- The effort to save Sears Canada's operations has failed. On Tuesday the Canadian department store chain said it would seek court approval to liquidate all of its remaining stores and assets, according to a company press release.
- The company said it expects the court overseeing the bankruptcy to hear a motion around the liquidation plan on Friday. Liquidation sales of store inventory will likely begin no earlier than Oct. 19 and would take 10 to 14 weeks, according to the retailer.
- The decision to shutter operations follows a last-minute buyout bid organized by Sears Canada's top executive with the backing of private equity partners. However, as the retailer said in a statement, "Sears Canada received and implemented going concern transactions for various lines of business, but following exhaustive efforts, no viable transaction for the company to continue as a going concern was received." As a result — and with the recommendation of its court-appointed bankruptcy monitor, FTI Consulting — the company decided to wind down the business.
And so marks the end of Sears in Canada.
Until 2014, the retailer was operated by its namesake Sears Holdings Corp., which still owned a 12% stake in the company. ESL Investments, the hedge fund controlled by Sears CEO Eddie Lampert, owned another 45% of Sears Canada. Throughout the summer Lampert had shown interest in buying the retailer out of bankruptcy together with another major investor, Fairholme Capital Management, which owned another 20.8% of Sears Canada.
Negotiations fell through, though, leaving Sears Canada Executive Chairman Brandon Stranzl trying to lash together his own deal to save the company and jobs of its 12,000 workers. That bid, apparently, failed too.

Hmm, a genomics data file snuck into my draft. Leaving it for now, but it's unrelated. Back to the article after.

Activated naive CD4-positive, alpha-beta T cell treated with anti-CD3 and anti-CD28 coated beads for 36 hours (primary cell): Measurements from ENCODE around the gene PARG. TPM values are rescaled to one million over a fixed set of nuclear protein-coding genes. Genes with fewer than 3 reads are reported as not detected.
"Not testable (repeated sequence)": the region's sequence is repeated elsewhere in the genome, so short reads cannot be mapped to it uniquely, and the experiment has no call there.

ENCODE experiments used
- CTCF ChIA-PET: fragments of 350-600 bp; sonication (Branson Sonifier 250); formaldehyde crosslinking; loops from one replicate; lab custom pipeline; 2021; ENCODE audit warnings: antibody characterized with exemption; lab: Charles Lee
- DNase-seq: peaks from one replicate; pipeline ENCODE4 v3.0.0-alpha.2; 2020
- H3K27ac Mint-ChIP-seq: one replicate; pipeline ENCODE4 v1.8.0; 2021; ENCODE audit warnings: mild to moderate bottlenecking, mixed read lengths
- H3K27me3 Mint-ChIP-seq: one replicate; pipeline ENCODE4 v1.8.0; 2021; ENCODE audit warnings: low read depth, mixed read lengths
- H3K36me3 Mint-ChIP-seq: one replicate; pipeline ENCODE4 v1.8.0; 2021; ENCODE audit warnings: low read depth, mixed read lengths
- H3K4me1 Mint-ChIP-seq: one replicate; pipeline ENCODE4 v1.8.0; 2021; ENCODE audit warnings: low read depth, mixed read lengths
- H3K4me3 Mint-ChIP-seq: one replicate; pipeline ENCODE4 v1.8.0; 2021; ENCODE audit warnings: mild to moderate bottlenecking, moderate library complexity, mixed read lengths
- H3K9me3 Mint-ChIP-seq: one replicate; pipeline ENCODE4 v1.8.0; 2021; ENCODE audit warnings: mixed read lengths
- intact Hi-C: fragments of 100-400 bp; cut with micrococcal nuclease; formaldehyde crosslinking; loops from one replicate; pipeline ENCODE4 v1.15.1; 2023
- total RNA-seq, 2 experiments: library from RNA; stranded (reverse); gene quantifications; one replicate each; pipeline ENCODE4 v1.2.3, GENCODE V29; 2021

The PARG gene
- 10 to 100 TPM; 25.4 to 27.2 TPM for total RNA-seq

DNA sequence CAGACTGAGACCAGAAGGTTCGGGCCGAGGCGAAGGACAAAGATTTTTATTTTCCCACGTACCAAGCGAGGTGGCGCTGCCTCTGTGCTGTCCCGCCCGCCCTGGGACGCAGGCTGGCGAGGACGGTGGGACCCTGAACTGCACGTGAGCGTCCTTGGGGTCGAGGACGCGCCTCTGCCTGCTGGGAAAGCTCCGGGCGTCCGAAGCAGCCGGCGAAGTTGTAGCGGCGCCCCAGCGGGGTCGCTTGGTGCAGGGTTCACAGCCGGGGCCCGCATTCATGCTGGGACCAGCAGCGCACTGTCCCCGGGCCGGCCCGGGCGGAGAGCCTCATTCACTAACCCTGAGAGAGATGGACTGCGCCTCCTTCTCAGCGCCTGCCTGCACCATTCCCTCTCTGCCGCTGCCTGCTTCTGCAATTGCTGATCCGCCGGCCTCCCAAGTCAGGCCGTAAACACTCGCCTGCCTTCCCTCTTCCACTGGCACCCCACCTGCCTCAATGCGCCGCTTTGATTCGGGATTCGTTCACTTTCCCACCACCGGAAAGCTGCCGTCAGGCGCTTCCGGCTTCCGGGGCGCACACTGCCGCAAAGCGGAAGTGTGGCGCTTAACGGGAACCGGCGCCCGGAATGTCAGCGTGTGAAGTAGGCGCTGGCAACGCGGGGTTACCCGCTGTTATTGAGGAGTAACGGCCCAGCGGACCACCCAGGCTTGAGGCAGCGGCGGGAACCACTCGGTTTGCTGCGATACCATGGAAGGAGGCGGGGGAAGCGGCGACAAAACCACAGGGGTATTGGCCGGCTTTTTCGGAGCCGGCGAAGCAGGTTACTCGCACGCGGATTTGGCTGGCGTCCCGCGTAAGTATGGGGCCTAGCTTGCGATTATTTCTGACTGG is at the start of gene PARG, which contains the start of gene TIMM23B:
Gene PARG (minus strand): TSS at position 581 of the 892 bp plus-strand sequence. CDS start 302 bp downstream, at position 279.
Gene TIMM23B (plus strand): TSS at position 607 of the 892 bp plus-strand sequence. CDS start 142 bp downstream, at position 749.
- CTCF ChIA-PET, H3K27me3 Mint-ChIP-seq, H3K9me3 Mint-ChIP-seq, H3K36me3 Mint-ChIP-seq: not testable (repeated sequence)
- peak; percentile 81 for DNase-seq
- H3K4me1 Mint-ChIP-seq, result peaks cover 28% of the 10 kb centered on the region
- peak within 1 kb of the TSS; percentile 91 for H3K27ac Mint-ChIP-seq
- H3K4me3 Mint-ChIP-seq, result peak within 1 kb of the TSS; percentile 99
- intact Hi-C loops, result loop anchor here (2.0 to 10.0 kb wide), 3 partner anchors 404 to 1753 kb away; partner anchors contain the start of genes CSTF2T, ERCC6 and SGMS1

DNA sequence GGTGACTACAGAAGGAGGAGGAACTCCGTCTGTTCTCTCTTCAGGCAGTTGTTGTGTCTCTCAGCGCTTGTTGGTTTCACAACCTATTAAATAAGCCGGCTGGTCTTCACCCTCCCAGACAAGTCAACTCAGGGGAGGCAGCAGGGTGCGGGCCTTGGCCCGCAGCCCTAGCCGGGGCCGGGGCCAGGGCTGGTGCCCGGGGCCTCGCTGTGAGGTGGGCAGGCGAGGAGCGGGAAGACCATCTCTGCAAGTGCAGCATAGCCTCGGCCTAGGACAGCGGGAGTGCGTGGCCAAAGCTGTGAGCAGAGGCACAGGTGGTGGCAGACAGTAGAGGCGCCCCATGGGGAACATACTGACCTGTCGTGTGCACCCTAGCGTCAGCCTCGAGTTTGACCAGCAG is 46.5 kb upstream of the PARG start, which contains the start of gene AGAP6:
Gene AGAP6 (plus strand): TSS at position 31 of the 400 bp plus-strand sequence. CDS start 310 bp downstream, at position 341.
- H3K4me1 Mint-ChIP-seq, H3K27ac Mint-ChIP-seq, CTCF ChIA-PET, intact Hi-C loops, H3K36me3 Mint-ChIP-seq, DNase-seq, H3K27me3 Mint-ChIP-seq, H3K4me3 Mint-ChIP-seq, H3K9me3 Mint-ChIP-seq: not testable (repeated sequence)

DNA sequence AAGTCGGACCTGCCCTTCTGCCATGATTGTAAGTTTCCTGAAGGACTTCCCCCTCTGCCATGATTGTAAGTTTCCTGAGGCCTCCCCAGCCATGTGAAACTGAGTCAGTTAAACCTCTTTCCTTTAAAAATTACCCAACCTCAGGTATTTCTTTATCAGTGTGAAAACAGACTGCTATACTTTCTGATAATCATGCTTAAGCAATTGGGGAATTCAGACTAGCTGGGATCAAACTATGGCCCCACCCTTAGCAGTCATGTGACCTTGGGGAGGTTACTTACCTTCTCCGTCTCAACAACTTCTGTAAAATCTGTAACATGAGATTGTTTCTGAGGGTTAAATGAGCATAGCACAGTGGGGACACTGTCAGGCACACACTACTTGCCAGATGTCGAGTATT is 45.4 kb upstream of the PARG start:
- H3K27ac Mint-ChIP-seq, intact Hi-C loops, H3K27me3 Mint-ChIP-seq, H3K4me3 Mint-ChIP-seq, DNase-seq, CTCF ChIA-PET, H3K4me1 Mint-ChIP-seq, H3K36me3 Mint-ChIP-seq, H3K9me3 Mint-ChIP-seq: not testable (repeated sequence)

After five years of operating losses and negative cash flow, Sears Canada said in a June 13 release that "cash and forecasted cash flows from operations are not expected to be sufficient to meet obligations coming due over the next 12 months." It filed for creditor protection later in June with immediate plans to close 60 stores but restructure and continue as an operating retailer.
Despite the sales losses, there were still Canadian customers who were loyal to the Sears brand and were shopping at its stores. Some of those customers told the Toronto Star they were "disappointed" and "devastated" at the retailer's demise.
Those with businesses that depended on Sears Canada as a mall anchor or operated add-on businesses within its stores were also dismayed. Shaukat Hussain, a watch repair licensee for Sears, told the Star his income was now in jeopardy. "There's a tradition for customers of going to Sears to have their watches fixed and (the brand) Sears gives them extra trust and confidence in my service," Hussain said to the Star. "It's sad what's happening. My customers say, 'What will we do without Sears?'"
While operated separately from Sears Holdings, Sears Canada had a close financial relationship with Lampert through his and Sears' stakes in the Canadian retailer. Some investors and other observers have been watching the Sears Canada bankruptcy closely for signs of how Lampert might ultimately handle Sears Holdings' well-documented financial struggles